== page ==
It was challenging to ride three long days back to back, especially when the second day had two good size climbs—North Mountain and Mount Mackenzie (see altitude below). Day 2 took me a little over 6 hours to complete (we stopped for an hour lunch too). I was 10th to arrive at camp, so it was a long day for everyone.

By day 3 my legs were tired. Thankfully the roads were mostly flat and we had a tailwind! We were on coastal roads most of the way back to Beddeck. Riding into 20km winds would have made it a really rough day.

Below is the measurement of altitude for all three days.
Blue: Day 1 Baddeck to Ingonish (109km)
Red: Day 2 Ingonish to Cheticamp (114Km)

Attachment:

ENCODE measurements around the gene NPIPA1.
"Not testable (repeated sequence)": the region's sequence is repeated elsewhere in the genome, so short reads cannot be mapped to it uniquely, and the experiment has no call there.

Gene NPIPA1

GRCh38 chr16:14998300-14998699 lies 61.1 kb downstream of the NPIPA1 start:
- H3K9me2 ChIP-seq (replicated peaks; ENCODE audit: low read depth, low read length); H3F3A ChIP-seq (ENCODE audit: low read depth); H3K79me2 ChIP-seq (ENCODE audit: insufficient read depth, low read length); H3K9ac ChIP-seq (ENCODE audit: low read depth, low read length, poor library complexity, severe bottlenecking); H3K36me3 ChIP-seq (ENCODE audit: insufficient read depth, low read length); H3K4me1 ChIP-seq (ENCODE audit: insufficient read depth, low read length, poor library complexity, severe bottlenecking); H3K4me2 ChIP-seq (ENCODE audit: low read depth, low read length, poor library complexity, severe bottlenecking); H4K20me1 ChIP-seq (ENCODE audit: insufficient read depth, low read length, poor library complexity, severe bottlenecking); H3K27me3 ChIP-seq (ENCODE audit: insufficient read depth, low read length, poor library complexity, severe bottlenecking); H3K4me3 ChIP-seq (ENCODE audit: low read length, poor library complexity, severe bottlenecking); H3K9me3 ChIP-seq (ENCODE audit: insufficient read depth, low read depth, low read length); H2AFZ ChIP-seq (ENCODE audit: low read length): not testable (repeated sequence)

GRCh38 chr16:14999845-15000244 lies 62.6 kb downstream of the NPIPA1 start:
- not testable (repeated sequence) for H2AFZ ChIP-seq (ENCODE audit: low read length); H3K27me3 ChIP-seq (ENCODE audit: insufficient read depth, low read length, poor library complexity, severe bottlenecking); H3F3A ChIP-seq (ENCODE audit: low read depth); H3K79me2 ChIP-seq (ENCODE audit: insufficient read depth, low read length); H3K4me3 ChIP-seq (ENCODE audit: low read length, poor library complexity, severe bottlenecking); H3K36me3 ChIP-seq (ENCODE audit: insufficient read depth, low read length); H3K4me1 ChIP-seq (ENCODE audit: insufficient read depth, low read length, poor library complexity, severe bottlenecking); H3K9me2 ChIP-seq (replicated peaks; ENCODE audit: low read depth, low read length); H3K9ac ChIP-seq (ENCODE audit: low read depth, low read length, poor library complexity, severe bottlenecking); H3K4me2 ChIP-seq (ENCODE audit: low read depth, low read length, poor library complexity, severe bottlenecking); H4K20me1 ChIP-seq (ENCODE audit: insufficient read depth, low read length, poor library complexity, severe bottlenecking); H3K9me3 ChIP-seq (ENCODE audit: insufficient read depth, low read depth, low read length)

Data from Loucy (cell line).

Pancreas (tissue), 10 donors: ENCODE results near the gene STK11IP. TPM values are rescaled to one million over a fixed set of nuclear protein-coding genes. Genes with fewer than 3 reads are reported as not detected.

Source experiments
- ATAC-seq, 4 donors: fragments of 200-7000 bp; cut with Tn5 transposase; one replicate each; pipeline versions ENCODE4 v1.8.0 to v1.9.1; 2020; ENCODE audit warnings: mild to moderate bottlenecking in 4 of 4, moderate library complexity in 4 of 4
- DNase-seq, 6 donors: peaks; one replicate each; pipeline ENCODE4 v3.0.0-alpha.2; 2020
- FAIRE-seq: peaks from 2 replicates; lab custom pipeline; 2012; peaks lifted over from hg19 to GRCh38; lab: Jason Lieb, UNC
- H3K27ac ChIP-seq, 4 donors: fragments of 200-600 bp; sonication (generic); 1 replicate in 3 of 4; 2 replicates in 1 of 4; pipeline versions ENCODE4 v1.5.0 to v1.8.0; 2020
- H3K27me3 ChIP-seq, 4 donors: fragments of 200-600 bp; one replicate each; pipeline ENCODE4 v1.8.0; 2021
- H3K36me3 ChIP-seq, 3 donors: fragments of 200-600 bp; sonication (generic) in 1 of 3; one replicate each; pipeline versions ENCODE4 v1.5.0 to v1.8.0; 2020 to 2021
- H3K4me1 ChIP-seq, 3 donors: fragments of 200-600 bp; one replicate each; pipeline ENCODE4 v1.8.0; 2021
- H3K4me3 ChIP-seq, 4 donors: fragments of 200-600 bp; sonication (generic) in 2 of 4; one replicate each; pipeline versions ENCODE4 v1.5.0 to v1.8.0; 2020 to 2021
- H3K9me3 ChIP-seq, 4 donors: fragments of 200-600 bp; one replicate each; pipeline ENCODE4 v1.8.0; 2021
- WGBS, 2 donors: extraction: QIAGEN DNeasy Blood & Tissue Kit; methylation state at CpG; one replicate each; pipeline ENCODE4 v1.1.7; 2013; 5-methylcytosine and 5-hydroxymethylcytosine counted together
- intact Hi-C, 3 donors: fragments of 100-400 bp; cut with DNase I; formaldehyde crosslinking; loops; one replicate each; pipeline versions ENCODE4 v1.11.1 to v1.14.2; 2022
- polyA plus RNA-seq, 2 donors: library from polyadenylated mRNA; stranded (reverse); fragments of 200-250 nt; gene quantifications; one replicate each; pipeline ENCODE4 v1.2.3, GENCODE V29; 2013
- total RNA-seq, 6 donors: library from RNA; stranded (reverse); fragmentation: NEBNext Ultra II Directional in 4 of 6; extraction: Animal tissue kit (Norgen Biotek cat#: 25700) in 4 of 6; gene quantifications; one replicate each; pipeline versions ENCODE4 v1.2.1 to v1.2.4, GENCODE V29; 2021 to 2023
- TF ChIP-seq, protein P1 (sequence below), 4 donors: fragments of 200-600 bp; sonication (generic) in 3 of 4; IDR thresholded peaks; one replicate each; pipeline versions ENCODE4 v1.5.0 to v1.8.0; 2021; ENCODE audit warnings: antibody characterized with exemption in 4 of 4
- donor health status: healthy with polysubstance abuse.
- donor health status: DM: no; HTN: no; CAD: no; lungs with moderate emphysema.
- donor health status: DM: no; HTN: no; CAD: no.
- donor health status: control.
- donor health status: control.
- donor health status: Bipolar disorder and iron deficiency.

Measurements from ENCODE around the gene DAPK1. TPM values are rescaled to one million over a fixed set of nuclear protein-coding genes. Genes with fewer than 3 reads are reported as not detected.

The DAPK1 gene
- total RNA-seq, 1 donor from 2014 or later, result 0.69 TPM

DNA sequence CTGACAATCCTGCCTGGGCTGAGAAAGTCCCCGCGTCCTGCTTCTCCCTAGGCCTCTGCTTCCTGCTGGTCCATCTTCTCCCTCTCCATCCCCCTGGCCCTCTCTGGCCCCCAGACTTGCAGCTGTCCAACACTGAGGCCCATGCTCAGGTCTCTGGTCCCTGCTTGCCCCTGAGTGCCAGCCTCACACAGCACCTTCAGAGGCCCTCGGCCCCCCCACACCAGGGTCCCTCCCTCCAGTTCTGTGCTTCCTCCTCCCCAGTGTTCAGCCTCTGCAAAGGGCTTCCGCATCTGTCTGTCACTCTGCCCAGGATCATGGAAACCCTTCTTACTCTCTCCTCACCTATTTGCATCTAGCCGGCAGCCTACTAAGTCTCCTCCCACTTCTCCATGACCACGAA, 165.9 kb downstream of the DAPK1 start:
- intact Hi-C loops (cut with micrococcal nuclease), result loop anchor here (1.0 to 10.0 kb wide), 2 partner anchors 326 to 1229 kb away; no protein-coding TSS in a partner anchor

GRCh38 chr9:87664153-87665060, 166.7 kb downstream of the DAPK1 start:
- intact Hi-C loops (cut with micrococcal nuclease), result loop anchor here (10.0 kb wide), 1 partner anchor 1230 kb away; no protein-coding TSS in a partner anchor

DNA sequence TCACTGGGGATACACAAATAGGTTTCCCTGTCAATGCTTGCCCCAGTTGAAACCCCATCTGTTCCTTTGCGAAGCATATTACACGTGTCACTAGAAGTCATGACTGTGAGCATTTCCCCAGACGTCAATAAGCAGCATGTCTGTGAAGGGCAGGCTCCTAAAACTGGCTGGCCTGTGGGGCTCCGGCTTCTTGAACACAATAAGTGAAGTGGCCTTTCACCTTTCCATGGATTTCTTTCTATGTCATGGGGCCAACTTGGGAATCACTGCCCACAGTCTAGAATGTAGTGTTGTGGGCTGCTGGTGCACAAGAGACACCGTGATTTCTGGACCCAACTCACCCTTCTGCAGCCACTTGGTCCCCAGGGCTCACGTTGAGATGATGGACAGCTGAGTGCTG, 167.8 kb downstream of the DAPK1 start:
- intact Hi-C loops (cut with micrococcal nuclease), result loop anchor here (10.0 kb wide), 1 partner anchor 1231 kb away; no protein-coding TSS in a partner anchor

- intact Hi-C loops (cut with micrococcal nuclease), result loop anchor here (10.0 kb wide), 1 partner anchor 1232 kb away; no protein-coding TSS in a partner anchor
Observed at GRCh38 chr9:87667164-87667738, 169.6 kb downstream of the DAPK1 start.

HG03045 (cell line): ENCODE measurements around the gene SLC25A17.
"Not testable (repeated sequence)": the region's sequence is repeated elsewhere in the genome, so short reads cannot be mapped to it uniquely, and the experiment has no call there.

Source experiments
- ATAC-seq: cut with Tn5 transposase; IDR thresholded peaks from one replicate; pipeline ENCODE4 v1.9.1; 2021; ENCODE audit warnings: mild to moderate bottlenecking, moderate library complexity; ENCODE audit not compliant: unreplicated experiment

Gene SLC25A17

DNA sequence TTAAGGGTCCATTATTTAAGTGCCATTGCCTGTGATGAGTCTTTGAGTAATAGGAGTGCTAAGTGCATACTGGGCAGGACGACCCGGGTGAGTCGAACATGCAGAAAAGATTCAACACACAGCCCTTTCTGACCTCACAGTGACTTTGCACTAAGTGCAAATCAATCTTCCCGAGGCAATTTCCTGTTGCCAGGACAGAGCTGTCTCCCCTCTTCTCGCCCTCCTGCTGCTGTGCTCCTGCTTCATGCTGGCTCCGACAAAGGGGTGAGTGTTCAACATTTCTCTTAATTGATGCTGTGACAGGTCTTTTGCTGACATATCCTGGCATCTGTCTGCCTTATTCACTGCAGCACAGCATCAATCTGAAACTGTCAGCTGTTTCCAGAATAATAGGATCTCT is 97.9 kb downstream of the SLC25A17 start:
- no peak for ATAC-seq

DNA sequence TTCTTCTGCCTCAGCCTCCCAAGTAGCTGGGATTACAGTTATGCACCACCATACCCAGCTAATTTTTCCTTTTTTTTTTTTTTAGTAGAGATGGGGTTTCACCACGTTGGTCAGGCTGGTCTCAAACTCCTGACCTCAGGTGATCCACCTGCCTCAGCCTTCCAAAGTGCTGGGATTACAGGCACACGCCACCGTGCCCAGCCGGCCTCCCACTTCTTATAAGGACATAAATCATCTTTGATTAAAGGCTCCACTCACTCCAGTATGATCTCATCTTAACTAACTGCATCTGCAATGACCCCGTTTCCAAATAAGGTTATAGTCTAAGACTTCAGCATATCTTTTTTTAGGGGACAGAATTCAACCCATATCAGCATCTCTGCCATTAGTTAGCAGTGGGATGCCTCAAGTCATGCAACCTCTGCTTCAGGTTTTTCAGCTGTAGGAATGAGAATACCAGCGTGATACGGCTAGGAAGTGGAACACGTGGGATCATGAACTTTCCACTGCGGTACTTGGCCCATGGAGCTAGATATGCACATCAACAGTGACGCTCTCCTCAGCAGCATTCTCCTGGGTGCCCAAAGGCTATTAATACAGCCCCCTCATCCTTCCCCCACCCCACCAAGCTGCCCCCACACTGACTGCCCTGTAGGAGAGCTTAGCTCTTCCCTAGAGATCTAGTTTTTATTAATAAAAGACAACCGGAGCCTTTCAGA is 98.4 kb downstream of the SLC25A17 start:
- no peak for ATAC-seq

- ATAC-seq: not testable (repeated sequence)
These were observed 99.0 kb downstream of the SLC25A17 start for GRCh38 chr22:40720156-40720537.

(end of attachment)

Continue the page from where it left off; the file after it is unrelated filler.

Green: Day 3 Cheticamp to Baddeck (94km)

Camp or B&B
Since the Atlantic Cycling Canada guides haul your bags from camp site to campsite, we had the gear we needed without worrying about the weight of it all. Camping was fun, even though it poured. Our tent held up to the elements and our Tupperware plastic bins kept the water and dirt out of our supplies, snacks, and clean spandex. The campsite had HOT water and clean showers. I was seriously impressed.

If camping isn’t your thing, and you need a bed, four walls and a roof in order to get some shut eye, there are plenty of B&B’s to stay in on the tour. B&B’s aren’t organized by the tour. You’re in charge of booking and paying the nightly rate. The tour, however, does provide a list of good B&B’s that are on the tour route.